chriscow
BAN USERI used a trie to store the dictionary.
setup is just ordinary routine of building a trie.
isMatch is similar to the ordinary lookup in trie, with addition to check for wildcard '.' in both words in dict as well as the word in query.
public class wildCardMatchList {
private class trieNode {
HashMap<Character, trieNode> children;
boolean wordEnd;
public trieNode() {
children = new HashMap<Character, trieNode>();
wordEnd = false;
}
}
private trieNode root;
public void setup(String[] dict) {
this.root = new trieNode();
this.root.wordEnd = true; // for empty string
for (String word:dict) {
add(this.root, word);
}
}
public boolean isMatch(String word) {
return match(this.root, word);
}
private void add(trieNode parent, String word) {
if (word.isEmpty()) {
parent.wordEnd = true;
return;
}
char letter = word.charAt(0);
String surfix = word.substring(1);
trieNode child = null;
if (!parent.children.containsKey(letter))
child = new trieNode();
add(child, surfix);
parent.children.put(letter, child);
}
private boolean match(trieNode parent, String word) {
if (word.isEmpty()) return parent.wordEnd;
char letter = word.charAt(0);
String surfix = word.substring(1);
if (letter != '.') {
if (parent.children.containsKey(letter) && match(parent.children.get(letter), surfix)) return true;
if (parent.children.containsKey('.') && match(parent.children.get('.'), surfix)) return true;
}
else { // letter == '.'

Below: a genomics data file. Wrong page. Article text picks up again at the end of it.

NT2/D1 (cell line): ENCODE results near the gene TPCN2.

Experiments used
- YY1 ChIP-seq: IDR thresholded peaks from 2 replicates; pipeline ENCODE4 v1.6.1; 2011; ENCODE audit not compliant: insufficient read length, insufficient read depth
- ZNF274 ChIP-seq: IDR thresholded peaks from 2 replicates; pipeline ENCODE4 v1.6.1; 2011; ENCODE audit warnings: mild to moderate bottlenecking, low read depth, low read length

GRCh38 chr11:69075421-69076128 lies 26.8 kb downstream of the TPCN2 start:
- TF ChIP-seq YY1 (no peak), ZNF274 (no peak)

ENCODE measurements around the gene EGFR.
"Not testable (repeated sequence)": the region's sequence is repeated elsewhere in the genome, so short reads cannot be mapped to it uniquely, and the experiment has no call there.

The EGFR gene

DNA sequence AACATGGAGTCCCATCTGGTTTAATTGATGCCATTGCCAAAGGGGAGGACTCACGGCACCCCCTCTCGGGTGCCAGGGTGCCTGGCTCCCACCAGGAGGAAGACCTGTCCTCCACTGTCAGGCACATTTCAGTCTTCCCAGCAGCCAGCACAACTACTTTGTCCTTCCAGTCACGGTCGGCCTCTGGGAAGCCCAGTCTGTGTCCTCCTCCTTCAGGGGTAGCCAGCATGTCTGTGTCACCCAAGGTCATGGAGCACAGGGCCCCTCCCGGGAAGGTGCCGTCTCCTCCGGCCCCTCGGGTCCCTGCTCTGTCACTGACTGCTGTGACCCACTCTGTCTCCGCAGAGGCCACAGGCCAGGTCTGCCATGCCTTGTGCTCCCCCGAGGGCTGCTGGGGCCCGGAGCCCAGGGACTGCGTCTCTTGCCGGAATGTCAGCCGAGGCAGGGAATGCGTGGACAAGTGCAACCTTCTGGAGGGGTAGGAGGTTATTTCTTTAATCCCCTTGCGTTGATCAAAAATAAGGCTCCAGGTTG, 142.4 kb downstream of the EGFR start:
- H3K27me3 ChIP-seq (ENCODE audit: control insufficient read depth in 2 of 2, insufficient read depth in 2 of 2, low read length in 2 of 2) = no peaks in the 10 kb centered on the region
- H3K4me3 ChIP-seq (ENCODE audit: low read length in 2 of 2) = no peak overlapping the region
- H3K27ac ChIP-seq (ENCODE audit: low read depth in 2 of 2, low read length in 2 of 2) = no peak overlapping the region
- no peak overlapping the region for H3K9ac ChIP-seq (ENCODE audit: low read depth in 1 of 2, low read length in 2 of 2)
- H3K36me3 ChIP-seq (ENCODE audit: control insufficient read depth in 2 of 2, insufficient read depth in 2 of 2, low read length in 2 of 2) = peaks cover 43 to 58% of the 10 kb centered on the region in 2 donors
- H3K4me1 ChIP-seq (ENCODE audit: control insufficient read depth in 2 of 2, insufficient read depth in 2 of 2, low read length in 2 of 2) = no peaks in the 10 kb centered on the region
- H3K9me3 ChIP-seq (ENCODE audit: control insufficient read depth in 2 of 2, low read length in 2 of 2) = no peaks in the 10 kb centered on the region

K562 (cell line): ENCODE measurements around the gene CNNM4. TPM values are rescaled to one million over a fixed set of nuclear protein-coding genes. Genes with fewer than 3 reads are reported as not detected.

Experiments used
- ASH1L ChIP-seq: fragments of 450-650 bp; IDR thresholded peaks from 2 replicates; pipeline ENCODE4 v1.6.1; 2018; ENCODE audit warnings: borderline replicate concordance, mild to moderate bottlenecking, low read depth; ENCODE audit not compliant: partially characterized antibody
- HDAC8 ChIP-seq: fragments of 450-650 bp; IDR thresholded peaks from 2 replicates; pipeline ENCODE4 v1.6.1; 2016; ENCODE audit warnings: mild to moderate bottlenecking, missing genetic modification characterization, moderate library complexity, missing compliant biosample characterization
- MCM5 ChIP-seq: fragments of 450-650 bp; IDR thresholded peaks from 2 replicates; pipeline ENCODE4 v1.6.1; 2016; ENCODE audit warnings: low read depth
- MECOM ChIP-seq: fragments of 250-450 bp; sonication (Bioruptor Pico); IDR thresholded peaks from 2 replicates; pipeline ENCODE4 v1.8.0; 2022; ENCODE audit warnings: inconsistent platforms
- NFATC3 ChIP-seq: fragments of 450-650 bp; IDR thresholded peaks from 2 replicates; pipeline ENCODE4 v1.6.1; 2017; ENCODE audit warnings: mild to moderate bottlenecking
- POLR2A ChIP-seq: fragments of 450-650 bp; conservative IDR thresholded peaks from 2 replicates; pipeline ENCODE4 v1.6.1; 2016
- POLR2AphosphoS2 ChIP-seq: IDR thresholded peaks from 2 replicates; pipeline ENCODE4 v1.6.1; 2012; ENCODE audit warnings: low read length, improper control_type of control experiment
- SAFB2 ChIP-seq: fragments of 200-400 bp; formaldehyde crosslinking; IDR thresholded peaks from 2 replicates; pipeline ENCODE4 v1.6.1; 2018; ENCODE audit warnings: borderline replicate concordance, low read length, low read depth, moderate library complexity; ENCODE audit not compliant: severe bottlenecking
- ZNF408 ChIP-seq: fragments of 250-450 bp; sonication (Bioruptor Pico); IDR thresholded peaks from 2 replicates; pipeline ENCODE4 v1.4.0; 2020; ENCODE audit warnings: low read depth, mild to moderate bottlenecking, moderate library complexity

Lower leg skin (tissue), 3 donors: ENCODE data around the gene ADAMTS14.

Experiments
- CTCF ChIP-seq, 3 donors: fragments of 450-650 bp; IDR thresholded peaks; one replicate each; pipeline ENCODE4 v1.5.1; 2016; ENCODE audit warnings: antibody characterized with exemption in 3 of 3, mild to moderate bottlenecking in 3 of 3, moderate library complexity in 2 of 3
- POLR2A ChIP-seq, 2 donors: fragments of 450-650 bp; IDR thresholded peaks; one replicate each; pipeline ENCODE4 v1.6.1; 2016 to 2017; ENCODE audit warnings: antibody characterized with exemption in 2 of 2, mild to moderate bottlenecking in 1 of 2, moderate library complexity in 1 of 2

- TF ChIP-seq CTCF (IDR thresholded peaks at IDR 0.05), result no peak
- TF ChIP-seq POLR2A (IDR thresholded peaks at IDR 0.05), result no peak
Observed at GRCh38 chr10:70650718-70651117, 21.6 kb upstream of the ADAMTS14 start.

for (trieNode child : parent.children.values())
if (match(child, surfix)) return true;
}
return false;
}
public static void main(String[] args) {
String[] dict = { "hello", "mi." };
wildCardMatchList list = new wildCardMatchList();
list.setup(dict);
String[] words = {"hello", ".ell.", "hel.a", "hel.", "mix"};
for (String w : words) {
System.out.println(w + " : " + list.isMatch(w));
}
}
}
Test case:
dict = { "hello", "mi." }
Output:
hello : true
.ell. : true
hel.a : false
hel. : false
mix : true
... : true
.... : false
..... : true

chriscow
January 31, 2014 Say in each step, the fast pointer moves F nodes ahead and the slow pointer moves S nodes. So in each step, the distance between the two pointers increases by FS.
Say there is a loop starting at the Bth node (B>=1), and the loop size is L >= 1 (selfloop is OK). If it takes N steps to detect the loop, we should have
N >= B and (F  S) * N % L == 0
This is easy to see that
N = L * K / ( F  S )
where K is the smallest number such that L * K >= B and L * K % ( F  S ) == 0.
Then the total cost for detecting a loop can be formulated as
( F + S ) * N = L * K * ( F + S ) / ( F  S )
subject to L * K >= B and L * K % ( F  S ) == 0
Now consider the case when L and F  S are mutually prime and the loop starts at the head of the list. In this case, we need at least K = F  S to satisfy L * K % ( F  S ) == 0. Then the cost becomes
L * ( F + S )
So we should pick the smallest F and S possible to reduce cost. So F = 2 and S = 1 is the best choice.